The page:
AUGUSTA, Maine — Nearly all of the approximately 600,000 Mainers who qualified for a federal stimulus check have received their money — except the thousands who were unpleasantly surprised with a notice their payment had been seized by the state.

“We were surprised and pleased at the number of stimulus checks that went to families,” said Barbara Van Burgel, director of the state Bureau of Family Independence. “This is an important additional avenue that we can help families get the money to support their children.”

She had estimated earlier this year that the state would get about $1.5 million by seizing the stimulus checks being sent to Mainers. But as of this week, the state has seized 9,351 payments, which brought in $5,384,893 in past due child support.

“That is significant, particularly to those that are getting money they were owed and were not sure when they would get it,” Van Burgel said.

But even with the additional collections, it is small compared to the state’s overall child support enforcement effort. Van Burgel said last year the state collected $110 million from parents who owed child support to about 65,000 custodial parents.

She said one reason the program to seize checks for past due child support is yielding more than originally estimated is the federal requirement that a person file an income tax return to get a stimulus payment. She said many low-income Mainers do not bother to file a tax return because they have no tax liability.

Van Burgel stressed that the collection of past due child support is crucial to those parents who have custody of children. She said in these tough economic times, with high energy bills, she is happy the parents are getting a little extra help.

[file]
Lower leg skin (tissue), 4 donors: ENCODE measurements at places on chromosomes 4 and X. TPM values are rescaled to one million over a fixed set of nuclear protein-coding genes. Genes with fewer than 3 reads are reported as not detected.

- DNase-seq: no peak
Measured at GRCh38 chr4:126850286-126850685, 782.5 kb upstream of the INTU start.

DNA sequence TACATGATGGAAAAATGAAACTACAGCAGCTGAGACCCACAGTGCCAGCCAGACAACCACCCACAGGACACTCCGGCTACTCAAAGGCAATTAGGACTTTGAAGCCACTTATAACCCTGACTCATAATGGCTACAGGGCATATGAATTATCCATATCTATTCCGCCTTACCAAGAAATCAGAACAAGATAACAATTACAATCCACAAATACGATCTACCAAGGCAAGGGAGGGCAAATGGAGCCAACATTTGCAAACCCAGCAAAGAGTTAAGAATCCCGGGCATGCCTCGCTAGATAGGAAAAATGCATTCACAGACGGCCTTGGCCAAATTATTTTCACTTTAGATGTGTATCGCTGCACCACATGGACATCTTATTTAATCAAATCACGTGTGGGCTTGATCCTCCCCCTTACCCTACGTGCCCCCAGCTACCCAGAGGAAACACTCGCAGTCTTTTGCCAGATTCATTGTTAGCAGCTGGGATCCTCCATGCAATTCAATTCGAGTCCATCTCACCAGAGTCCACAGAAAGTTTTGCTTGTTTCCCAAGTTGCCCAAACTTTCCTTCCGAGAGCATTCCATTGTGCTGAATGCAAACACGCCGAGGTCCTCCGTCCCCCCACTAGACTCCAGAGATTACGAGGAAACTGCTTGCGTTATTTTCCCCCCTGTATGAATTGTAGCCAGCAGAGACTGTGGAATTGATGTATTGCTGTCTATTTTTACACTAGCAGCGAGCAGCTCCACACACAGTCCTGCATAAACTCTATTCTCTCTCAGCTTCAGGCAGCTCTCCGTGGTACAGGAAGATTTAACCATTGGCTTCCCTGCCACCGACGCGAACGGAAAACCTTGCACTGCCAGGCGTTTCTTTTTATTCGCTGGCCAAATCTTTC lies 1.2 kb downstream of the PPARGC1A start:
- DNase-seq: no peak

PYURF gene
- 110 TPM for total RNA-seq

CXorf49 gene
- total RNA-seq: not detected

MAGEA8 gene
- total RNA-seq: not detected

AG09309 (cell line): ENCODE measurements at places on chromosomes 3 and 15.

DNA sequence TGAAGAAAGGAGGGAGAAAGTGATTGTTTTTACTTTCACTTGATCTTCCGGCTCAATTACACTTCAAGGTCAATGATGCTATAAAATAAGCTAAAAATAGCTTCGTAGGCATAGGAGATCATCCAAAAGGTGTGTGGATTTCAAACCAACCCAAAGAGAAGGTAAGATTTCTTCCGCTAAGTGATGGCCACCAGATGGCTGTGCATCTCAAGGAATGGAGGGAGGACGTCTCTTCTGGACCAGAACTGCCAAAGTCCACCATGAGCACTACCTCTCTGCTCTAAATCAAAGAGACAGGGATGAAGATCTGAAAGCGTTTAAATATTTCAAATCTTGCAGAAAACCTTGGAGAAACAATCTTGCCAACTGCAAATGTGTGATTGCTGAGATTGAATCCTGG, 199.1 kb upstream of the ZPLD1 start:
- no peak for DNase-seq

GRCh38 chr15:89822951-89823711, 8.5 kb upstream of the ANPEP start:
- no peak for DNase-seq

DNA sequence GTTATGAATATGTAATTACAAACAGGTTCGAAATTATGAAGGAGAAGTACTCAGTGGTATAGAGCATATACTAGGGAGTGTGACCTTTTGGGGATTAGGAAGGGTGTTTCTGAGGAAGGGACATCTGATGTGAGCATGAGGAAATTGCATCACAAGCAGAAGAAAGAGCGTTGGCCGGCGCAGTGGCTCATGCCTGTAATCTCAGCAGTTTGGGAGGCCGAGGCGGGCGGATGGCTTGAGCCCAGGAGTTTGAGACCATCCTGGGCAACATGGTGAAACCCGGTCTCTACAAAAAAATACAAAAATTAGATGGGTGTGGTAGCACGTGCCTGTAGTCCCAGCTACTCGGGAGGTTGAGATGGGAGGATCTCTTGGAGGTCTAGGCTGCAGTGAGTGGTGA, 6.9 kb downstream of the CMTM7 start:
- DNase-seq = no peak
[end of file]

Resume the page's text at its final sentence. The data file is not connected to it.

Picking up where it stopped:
“It is one of the ways that families stay above the poverty line, and we know they are struggling,” she said.

Van Burgel said some custodial parents have called and expressed surprise when they received the money from the so-called stimulus “offset” program. She hopes the program will help a few more families before it ends.

As of this week, 113 million Americans have received stimulus payments totaling more than $92 billion. The Internal Revenue Service will continue to send checks to those who file their returns by Oct. 15, and the state will continue to seize the payments for child support and for back taxes.

Jerome Gerard, acting executive director of Maine Revenue Services, said that as of last week, the agency has seized 2,051 stimulus payments totaling $1,070,544 to pay state taxes that were due. He said the revenue being collected through the offsetting of stimulus payments is small compared to all tax collection efforts of the state. He estimated that as much as $65 million in overdue taxes of all types will be collected by Maine Revenue Services this year.

“This is just one more tool we have this year,” he said.

Gerard acknowledged there are some appeals of the seizure of stimulus payments, as there is when the state seizes federal tax refunds to pay state taxes. He said the state has sent checks to individuals who had met their tax obligations but still had the stimulus payment taken in error.

The purpose of the stimulus payments was to spur the economy, and Mike Allen, research director at Maine Revenue Services. He said early indications are that some of the estimated $500 million that came into the state was used to buy products and help the economy.

“Over the three months when most of the checks came into the state, we did see an upturn in sales tax revenues,” he said. “I would say we saw an impact on the economy, but not as much as there might have been if people had not been struggling with heating bills and high gasoline prices.”

Allen said while the offsets certainly had an impact on individuals, he did not think they had an impact on the effort to stimulate the economy. He said the amounts seized were small compared to the cash infused into the state.